SodaStream Goes Mainstream
As the home furnishings industry convenes for its annual gathering at McCormick Place, it's interesting to note that U.S. consumers are in the midst of a rare housewares moment.
Fizz-maker SodaStream created a housewares buzz amongst consumers with a much-seen ad during the recent Super Bowl. The Israeli-based company undoubtedly will have one of the busiest booths at this year's International Home + Housewares Show.
More than 100 million viewers saw SodaStream make its pitch during Super Bowl XLVII for using its appliance to create bubbly drinks at home. The company touted that using its product is environmentally friendly, sparing landfills the millions of plastic jugs used by soda makers such as Coke and Pepsi.
Initially, SodaStream presented Super Bowl broadcaster CBS with an ad that showed Coke and Pepsi drivers delivering exploding jugs of soda. This ad was rejected by CBS, perhaps not surprising since both Coke and Pepsi were major advertisers for the Super Bowl broadcast.
SodaStream's ad that ran DID show exploding soda jugs, but Coke or Pepsi logos were nowhere to be seen.
The "censored" SodaStream ad took on a life of its own online. The banned ad now has been viewed by 4.7 million viewers.
SodaStream was the sole featured item on the cover of Bed Bath & Beyond's important Christmas-holiday sales flyer. It also was highlighted in the widely read Parade Magazine. Last month, SodaStream was named to Fast Company's Top 50 Innovative Companies.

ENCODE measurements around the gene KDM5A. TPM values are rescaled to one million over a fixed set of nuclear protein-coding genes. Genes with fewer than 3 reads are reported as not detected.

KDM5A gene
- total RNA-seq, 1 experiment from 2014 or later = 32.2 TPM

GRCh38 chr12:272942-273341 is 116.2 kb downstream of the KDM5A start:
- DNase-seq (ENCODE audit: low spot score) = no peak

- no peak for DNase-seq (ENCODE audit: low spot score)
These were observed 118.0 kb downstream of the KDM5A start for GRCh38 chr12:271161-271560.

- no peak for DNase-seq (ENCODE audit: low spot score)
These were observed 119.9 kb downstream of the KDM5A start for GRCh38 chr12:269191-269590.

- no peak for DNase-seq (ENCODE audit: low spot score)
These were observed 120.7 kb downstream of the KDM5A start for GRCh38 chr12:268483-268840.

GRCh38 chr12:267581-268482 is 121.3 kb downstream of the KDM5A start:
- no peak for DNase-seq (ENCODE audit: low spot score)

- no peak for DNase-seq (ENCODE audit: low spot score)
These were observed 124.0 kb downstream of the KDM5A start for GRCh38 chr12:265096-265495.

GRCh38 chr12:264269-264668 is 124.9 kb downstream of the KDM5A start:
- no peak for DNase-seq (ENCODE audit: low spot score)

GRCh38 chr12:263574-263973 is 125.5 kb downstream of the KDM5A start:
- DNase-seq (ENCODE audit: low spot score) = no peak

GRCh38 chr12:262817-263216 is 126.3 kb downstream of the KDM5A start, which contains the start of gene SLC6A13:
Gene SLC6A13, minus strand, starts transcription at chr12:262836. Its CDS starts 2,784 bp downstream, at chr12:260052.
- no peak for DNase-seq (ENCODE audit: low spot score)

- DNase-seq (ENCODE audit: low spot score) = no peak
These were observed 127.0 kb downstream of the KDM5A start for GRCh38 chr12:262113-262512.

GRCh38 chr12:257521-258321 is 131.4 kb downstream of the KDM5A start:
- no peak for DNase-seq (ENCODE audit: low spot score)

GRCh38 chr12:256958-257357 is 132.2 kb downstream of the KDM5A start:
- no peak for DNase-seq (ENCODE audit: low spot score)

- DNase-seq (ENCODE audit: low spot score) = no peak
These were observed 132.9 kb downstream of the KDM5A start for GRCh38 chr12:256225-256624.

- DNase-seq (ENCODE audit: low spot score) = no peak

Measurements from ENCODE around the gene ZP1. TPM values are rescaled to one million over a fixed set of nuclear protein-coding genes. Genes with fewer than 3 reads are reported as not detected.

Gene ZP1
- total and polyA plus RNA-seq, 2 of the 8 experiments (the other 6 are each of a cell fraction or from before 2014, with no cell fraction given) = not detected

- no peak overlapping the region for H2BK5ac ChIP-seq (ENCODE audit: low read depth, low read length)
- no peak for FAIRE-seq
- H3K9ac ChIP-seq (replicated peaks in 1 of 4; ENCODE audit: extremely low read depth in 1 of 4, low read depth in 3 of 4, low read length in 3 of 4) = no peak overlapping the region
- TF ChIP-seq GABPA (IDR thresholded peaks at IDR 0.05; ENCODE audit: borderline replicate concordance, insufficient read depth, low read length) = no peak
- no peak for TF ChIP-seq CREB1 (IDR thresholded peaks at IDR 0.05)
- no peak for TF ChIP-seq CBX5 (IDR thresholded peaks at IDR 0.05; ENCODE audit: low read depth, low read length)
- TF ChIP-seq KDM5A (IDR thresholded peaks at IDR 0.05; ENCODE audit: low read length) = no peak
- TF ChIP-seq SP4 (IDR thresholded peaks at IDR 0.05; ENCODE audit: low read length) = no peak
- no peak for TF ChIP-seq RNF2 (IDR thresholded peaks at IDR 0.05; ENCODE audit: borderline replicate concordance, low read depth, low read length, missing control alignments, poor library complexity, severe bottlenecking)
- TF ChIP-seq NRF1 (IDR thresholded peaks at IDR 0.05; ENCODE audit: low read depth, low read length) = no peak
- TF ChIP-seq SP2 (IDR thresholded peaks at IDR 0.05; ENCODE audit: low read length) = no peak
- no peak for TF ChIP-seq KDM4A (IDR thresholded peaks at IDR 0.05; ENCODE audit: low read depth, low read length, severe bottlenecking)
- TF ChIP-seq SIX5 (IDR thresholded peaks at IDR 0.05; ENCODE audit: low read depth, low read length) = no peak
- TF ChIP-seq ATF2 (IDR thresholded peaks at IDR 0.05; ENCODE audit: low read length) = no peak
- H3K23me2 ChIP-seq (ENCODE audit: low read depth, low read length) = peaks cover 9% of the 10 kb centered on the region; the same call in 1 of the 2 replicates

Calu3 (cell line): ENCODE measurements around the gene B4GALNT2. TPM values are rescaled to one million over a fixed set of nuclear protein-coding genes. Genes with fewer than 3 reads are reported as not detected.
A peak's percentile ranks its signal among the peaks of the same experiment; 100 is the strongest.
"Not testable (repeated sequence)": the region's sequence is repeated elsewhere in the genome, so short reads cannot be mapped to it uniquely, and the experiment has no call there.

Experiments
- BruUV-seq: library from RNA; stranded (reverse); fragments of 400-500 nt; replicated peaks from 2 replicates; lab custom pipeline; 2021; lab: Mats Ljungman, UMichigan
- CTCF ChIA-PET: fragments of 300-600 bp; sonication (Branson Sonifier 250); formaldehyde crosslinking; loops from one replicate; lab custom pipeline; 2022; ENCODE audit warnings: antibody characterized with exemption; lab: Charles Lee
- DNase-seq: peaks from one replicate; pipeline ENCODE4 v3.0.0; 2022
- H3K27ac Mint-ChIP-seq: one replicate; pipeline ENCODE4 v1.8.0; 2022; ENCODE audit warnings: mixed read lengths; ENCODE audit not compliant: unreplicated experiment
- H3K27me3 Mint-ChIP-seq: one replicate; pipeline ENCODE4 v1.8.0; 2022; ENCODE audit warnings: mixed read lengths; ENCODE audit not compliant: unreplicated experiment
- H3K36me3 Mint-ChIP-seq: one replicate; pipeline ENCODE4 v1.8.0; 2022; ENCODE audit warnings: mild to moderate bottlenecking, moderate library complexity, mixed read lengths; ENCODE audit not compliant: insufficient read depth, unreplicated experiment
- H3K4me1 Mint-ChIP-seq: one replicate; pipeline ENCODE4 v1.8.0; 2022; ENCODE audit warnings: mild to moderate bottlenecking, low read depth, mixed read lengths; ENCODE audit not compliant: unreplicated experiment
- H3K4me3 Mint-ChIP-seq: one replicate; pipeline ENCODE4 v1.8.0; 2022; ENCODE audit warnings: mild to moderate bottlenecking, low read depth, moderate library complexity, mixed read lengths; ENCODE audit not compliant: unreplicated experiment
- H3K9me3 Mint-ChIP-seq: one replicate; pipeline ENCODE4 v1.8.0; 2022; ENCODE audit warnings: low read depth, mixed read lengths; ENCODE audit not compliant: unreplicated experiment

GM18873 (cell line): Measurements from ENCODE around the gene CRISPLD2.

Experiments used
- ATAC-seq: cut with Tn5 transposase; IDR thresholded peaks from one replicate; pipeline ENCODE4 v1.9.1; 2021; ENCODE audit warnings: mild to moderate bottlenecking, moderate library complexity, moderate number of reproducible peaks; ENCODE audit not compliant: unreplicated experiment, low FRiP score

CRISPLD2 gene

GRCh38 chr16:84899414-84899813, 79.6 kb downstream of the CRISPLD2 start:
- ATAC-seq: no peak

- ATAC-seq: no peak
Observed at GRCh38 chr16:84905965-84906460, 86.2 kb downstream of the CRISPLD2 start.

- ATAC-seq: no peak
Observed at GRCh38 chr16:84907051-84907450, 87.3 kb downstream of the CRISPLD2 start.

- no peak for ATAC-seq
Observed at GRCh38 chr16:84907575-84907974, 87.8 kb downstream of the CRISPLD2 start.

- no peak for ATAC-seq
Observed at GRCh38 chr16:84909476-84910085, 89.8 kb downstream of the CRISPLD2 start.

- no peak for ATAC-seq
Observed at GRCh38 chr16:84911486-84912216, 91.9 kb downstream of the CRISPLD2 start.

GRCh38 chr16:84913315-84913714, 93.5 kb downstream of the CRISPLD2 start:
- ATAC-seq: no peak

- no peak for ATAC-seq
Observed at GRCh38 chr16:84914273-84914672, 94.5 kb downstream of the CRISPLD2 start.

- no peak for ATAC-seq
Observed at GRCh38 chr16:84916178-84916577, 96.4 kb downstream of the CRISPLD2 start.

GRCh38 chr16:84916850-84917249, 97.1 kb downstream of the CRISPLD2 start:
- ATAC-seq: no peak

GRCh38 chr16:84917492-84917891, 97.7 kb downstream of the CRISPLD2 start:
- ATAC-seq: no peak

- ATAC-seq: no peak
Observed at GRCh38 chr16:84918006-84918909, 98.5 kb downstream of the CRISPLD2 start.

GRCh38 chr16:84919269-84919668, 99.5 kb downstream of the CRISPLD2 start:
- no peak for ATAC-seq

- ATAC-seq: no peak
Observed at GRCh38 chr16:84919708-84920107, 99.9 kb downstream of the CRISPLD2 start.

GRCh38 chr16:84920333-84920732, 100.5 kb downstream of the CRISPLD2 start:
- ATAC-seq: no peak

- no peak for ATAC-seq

SodaStream is clearly having a moment in the consumer spotlight--a rarity for a housewares company.
Much of SodaStream's marketing efforts and press coverage focus on the company's green claims. One of the product's reusable gas cylinders can make the equivalent of approximately 170 cans of soda. Use of a home carbonation system can reduce carbon emissions from the transportation of all of that canned and bottled soda; plus the bottles and/or cans won't need to be recycled or wind up in landfills.
SodaStream is also generating consumer attention by continuing to offer more syrup flavors. Last November, SodaStream teamed with Campbell's Soup to offer V8 drinks with various fruit flavors. Earlier last year, SodaStream partnered with Kraft Foods to roll out Kool Aid, Country Time and Crystal Light syrups.
The syrup-partnering possibilities are endless, ensuring ongoing consumer interest. Likewise, retailers are "interested" in the consumers who return to their stores to replenish the syrups and the carbonator.
In my 20-plus years of covering the Housewares Show, it's hard to remember a company heading to the event with such a "cool" factor. The George Foreman Grill and single-serve coffeemakers have both commanded plenty of attention, but I'm not sure either touched as many marketing points as SodaStream.
On the other hand, I recall a Gourmet Products Show in which every small appliance vendor introduced a breadmaker. That trend, like so many others, turned out to be short-lived.
Speaking of breadmakers, isn't time for them to make a comeback?